ISP Research Fellows & Associates for 2014–2015
The International Security Program welcomes its new and returning research fellows and associates!
To view the entire roster, click here>
September 16, 2014
Bulletin of the Atomic Scientists
By Ariane Tabatabai, Associate, International Security Program/Project on Managing the Atom
"Most Iranians don't care about the right to enrich. Nor do they care how many centrifuges spin in their country. Most are not able to say how many centrifuges are currently operating, or what they think a reasonable number would be in a comprehensive deal. But many Iranians do feel that their country is being treated differently and unfairly by the international community, led by the West."
September 15, 2014
By Emile Simpson, Ernest May Fellow in History and Policy, International Security Program
"The decision to define those eligible to vote as people living in, rather than also born in, Scotland means that several constituencies are unfairly excluded: Many Scottish soldiers in the British Army have no vote, for example. More broadly, the decision to allow Scottish independence on a simple 50 percent majority vote is inexcusable."
September 12, 2014
The Huffington Post
By Charles G. Cogan, Associate, International Security Program
"...[A] lot of Sunnis are going to get killed as the Obama strategy is being carried out, and it remains to be seen how the Sunni Arab powers on the outside — Saudi Arabia, Turkey, the Gulf states and Jordan — as well as the Sunni populations on the inside in Syria and Iraq — are going to tolerate it."
September 4, 2014
By Stephen M. Walt, Robert and Renée Belfer Professor of International Affairs; Faculty Chair, International Security Program
"But as George Kennan, Michael Mandelbaum, and other experts warned in the 1990s, NATO expansion turned out to be a fundamental strategic misstep. It alienated Russia without making NATO stronger; on the contrary, expansion involved extending security guarantees to mostly weak countries that would be the hardest to defend should Russian power ever recover"
September 4, 2014
By Joseph S. Nye, Harvard University Distinguished Service Professor
"Some of Russia's opponents may welcome the country's decline on the grounds that the problem will eventually solve itself, but that will be shortsighted. A century ago, the decline of the Austro-Hungarian and Ottoman Empires proved highly disruptive to the international system. A gradual decline, like that of ancient Rome or 18th-century Spain, is less disruptive than a rapid one, but ultimately the best scenario would feature a recovering and rebalanced Russia over the next decade."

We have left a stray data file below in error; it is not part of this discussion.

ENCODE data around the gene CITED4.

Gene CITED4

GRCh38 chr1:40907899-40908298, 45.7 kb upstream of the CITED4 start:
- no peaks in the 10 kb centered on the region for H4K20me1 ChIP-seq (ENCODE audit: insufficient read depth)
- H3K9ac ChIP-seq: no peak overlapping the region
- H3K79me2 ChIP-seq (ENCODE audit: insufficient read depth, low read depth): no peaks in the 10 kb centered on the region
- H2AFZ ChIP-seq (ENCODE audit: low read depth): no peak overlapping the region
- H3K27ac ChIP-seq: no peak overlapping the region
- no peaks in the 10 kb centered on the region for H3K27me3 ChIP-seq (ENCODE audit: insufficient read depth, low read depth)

August 20, 2014
By Juliette Kayyem, Lecturer in Public Policy (on Leave)
"Dual-use has the benefit of being both efficient and effective. The firefighter who shows up at a burning building does not wonder, at that moment, whether an arsonist or a careless cigarette smoker is to blame. She just wants to put the fire out. The medics at the Boston Marathon finish line had no idea whether the carnage came from a terrorist attack or a gas explosion. They just implemented their well-honed plans for treating a sudden surge in injuries."
August 14, 2014
By Barak Mendelsohn, Research Fellow, International Security Program
"In other words, ISIS would steal a page right out of al Qaeda's playbook. And that puts more pressure on al Qaeda. After all, if ISIS wins vast territory in the heart of the Middle East, implements Islamic governance, and battles apostate regimes and their backers, al Qaeda will — after refusing to do so — have to give its full support to ISIS. Already, ISIS supporters are calling all jihadi forces to stand behind Omar al-Baghdadi, the leader of ISIS. As a result, the flow of fighters abandoning al Qaeda affiliates to join ISIS, which U.S. intelligence has already observed, is likely to increase."